I didn't sleep much overnight and by the time I was in my seat and listening to the Ethiopian version of the safety message, I was exhausted. If nothing else, I thought, I was in the place where I was being propelled towards the destination through no effort of my own for the next 26 hours. And it was there that I felt my body relax and my mind drift towards excitement and anticipation.  By the time I arrived in Harare and saw Farai at the airport waiting for me, I was completely at peace in my mind and my heart that I was where I was meant to be.  The focus of the trip changed once I hit the ground, as Farai told me just as we were leaving the airport parking lot, there was a cholera outbreak and it meant that there was much work to be done to get ahead of it and ensure that our kids remained not only protected from the cholera but also from the potential of the feeding programs being shut down. 

Since I've been back I've been wondering why after nearly ten years and countless trips overseas, I had such a visceral reaction to leaving. I think in so many ways, it was indicative of stepping out of the past year of firsts and into the new chapter of life after the break up of my marriage.  I was still holding on to fears and anxieties that I knew were false and unfounded but it was hard to let go of those...and yet, I took the first step, it eased a little. I've checked for ways to circumvent the pain and avoid the work of healing and yet, I had to get into a space where I'd have to sit and be propelled forward alone. Once I did that, I could get to the place where I was excited and energized again.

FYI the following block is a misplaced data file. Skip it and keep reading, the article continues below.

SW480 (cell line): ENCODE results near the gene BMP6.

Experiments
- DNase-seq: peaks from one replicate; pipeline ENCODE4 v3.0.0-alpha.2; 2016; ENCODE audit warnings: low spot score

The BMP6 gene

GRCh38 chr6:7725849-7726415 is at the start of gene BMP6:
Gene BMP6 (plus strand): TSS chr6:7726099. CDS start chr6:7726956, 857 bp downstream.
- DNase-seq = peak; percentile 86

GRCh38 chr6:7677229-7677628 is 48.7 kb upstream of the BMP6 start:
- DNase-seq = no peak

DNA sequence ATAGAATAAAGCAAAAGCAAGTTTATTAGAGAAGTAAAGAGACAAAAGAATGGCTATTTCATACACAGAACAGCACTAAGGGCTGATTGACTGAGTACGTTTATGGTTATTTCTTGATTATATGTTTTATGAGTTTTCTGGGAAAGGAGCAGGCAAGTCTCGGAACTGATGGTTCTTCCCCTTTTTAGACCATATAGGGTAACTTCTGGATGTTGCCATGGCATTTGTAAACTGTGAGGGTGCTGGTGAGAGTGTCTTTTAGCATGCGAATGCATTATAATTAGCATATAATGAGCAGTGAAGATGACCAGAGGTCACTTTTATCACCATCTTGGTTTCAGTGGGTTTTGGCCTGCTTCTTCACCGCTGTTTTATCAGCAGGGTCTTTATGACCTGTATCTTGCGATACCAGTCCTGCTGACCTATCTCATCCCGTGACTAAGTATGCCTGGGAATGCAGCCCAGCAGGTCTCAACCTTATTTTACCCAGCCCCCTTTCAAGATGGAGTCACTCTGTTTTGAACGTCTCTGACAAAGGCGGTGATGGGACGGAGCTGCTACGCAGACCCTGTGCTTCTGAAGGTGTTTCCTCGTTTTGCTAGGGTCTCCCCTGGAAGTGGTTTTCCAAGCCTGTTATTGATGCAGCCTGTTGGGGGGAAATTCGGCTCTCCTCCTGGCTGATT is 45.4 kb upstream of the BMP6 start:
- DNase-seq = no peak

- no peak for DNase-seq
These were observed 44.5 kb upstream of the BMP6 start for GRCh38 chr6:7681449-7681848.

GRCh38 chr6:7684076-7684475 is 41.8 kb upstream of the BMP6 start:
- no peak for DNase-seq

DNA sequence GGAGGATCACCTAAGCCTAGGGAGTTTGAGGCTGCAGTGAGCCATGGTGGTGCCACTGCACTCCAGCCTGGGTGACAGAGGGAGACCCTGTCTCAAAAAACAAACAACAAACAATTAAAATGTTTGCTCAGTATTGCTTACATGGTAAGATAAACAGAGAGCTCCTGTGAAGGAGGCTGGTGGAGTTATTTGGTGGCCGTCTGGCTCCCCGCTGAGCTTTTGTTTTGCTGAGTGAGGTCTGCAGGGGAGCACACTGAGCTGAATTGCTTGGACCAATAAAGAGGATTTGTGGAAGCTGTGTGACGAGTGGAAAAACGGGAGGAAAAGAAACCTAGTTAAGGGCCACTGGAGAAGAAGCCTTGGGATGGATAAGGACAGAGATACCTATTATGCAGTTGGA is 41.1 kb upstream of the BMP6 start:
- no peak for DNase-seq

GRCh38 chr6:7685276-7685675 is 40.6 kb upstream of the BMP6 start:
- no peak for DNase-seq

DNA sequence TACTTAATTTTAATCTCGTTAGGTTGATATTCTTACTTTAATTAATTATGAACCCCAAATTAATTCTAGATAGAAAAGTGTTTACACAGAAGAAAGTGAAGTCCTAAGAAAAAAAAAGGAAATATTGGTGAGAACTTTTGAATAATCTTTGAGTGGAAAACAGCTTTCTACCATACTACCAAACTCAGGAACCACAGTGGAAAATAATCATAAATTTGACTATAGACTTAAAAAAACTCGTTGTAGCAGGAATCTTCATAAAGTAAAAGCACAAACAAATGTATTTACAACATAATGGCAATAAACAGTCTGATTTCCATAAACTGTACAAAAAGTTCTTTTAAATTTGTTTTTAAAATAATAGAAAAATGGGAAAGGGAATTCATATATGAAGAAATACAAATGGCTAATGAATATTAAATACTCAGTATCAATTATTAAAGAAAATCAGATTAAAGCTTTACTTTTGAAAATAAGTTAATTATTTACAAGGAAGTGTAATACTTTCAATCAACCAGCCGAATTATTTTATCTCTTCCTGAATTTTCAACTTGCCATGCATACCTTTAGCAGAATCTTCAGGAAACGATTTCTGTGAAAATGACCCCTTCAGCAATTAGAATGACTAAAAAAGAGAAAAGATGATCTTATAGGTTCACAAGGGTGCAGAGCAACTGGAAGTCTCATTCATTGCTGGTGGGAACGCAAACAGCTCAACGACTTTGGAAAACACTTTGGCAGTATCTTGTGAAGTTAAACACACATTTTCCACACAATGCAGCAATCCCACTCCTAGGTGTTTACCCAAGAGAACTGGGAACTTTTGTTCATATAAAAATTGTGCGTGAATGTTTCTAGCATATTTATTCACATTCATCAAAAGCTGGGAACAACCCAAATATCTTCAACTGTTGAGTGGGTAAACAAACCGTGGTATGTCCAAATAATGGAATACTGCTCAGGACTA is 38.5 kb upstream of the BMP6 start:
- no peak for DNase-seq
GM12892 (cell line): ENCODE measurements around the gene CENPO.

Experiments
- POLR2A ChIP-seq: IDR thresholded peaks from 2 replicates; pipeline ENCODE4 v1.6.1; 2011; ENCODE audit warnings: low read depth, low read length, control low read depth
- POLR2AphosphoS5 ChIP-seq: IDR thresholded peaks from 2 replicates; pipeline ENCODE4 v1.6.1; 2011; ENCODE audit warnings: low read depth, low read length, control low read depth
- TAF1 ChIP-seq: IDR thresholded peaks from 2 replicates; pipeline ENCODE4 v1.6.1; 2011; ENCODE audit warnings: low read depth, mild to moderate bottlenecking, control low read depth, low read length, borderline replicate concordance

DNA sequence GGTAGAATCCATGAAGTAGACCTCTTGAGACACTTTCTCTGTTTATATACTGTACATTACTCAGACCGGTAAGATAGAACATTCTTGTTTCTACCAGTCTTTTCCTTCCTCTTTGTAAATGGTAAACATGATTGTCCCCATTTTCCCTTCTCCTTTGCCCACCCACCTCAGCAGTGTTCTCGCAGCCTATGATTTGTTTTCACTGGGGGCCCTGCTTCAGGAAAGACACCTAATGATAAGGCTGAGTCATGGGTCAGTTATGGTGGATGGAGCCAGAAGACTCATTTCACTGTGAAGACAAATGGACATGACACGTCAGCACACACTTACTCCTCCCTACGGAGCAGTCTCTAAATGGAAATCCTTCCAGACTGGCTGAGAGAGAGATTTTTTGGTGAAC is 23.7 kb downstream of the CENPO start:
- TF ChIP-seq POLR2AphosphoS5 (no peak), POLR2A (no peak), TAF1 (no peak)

It's a bit of a funky metaphor for my life but the truth is, I'm waking up happier and more energized than I have in a long time. There's still lots of unknowns and there are many things that threaten to shut down this sense of well being but there are more that enhance it these days. Our boys are doing well. I mean, really well. They are figuring out future plans and balancing work and school and play and still not able to figure out how to take the recycling out before it threatens to avalanche us...but they are really genuinely good people. This month we celebrated their 20th and 17th birthdays and it was without a doubt, easy to celebrate these two guys. Following closely on the heels of their birthdays was our Thanksgiving and though we were in no way traditional, we certainly had moments where we could express our thankfulness to and for one another. 

I have always wondered about the power of God when I go to Africa. It's not that he doesn't show up here in so many, many ways...but there's something about standing in a place where you know you are exactly where you're meant to be in that moment that makes you feel completely at ease with his plans.  I feel that in Zimbabwe, I feel it in Zambia and I feel it in my work here in Canada and especially in this season of living with pain and yet being surrounded by friends and family and particularly these two amazing boys that call me Mom.